A MENTAL health support system for Glasgow’s young people has already helped save one life.

And now a roll out of the Togetherall scheme will include everyone in the city aged up to 24 as part of a focus on making Glasgow a nurturing city.

Barry Syme, City Principal Psychologist, said work in schools in crucial to give pupils supports to help prevent problems escalating.

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Last year Glasgow became the first education department to invest in Togetherall, an online platform giving mental health support to 16 to 18-year-olds.

READ MORE: Mental Health Awareness Week: Headspace at Hillwood tackling suicide in Glasgow

The success of the system has now pushed the council to extend the support on offer to 24 year olds and purchase 70,000 licences for the site. Togetherall operates as a message board but it’s monitored 24/7 by a clinical supervisor so any posts that raise concerns are immediately flagged.

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Barry said: “In terms of suicide prevention, our supports in schools aim to put a safety net around young people.

“Togetherall is a very interesting example because there was one incident where a young person has posted on the wall that they had a suicide plan and fortunately the clinical supervision on Togetherall picked this up and intervened.

“They tracked back the registration of the young person and, in doing some work through child protection and Police Scotland, managed to find the young person.

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“That goes to show you that having something as simple as an online platform has saved one life.”

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Togetherall can be prescribed to young people by their GP or by a third sector organisation – around 20 groups have signed up to be social prescribers as part of a wider network working with the council.

The latest data from Togetherall shows that, in Glasgow, 67% of people who logged in were female while just 17% were male.

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Barry says that increasing engagement with mental health support is an issue schools are looking at.

He added: “Boys tend not to show their emotions and that’s something we need to be looking at more in schools.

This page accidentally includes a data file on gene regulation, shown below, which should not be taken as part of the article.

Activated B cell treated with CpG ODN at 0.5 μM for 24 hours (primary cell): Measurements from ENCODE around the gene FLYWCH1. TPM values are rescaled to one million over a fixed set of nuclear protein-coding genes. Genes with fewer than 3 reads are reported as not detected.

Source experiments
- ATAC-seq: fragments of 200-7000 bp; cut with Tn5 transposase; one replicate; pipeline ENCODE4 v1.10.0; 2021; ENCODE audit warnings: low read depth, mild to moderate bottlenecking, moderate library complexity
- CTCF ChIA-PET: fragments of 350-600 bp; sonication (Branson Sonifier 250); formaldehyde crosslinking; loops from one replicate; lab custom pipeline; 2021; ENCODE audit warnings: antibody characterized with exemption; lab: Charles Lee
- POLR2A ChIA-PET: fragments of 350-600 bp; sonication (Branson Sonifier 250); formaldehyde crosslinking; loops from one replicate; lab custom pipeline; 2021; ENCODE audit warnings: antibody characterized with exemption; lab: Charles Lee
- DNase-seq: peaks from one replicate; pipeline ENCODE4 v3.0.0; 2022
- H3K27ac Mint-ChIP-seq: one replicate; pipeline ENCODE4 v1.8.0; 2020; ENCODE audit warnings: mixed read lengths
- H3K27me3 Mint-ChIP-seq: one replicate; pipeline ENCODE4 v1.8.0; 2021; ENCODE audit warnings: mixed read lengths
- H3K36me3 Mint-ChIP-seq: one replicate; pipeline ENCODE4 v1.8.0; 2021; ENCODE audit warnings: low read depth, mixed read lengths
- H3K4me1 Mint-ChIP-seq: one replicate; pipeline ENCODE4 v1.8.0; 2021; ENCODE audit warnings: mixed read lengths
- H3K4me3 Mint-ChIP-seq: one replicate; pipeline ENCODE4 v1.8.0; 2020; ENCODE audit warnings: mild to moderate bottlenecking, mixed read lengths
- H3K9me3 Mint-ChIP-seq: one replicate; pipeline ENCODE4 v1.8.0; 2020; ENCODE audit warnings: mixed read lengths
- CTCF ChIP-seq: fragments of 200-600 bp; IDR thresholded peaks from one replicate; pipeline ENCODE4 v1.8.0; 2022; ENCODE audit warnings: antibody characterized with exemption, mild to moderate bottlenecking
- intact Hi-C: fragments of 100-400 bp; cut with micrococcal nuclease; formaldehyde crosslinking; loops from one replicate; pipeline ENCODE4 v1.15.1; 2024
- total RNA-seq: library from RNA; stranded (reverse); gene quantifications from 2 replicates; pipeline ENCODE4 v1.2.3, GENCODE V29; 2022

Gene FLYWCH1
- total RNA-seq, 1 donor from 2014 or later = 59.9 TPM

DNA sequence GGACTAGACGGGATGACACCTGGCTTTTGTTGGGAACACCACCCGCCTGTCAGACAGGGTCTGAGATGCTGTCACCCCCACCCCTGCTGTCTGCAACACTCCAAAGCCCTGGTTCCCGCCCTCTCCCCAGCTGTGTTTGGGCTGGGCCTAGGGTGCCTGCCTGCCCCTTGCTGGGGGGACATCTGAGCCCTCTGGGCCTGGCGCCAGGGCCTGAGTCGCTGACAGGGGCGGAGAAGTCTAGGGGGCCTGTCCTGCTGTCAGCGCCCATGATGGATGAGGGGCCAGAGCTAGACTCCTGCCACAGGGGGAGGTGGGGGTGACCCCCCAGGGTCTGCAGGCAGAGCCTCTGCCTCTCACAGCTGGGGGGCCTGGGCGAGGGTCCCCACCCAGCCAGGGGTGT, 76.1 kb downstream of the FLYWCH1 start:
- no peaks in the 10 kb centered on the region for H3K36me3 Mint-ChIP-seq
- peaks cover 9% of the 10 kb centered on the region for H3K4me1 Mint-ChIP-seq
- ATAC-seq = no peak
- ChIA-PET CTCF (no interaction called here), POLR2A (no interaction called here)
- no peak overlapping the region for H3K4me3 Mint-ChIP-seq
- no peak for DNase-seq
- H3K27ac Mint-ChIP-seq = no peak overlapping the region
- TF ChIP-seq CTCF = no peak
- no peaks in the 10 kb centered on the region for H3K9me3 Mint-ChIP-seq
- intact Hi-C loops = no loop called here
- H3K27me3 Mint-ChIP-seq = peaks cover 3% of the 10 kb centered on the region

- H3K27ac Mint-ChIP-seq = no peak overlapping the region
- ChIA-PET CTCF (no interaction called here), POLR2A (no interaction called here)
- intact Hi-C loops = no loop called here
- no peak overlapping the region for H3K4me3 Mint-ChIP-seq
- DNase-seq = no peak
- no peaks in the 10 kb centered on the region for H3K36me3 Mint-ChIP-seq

“Boys tend to bottle it up until it becomes crisis point. It’s maybe a west of Scotland thing that men still don’t show their emotions. There is a lot of work out there being done but it can be challenging.”

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Barry lists a wide range of initiatives in use across the city – from an Australia programme called Living Works, that education headquarters staff were trained at, to an initiative in St Andrew’s Secondary where pupils made a short film about mental health and suicide prevention.

At Rosshall Academy pupils are taking the lead in supporting one another to have good mental health.

It has been a vital programme of work in the school over the past few years with the South Side secondary introducing a raft of initiatives to help staff and pupils.

“We started to raise the profile of mental health in the school because we wanted to create a system of early intervention, having our young people be more aware of their own mental health and more proactive in seeking support,” depute head teacher Wendy Stillie said.

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Around 30 staff are certified in Scotland’s Mental Health First Aid and teachers also receive training in restorative justice and in ACES – being aware of adverse childhood experiences that might affect a pupil’s behaviour.

But a focus is also on pupils to provide peer to peer support with a network of Mental Health Ambassadors in S4 to S6.

They learn about how to support other pupils, how to care for their own wellbeing and, crucially, when to escalate an issue to staff.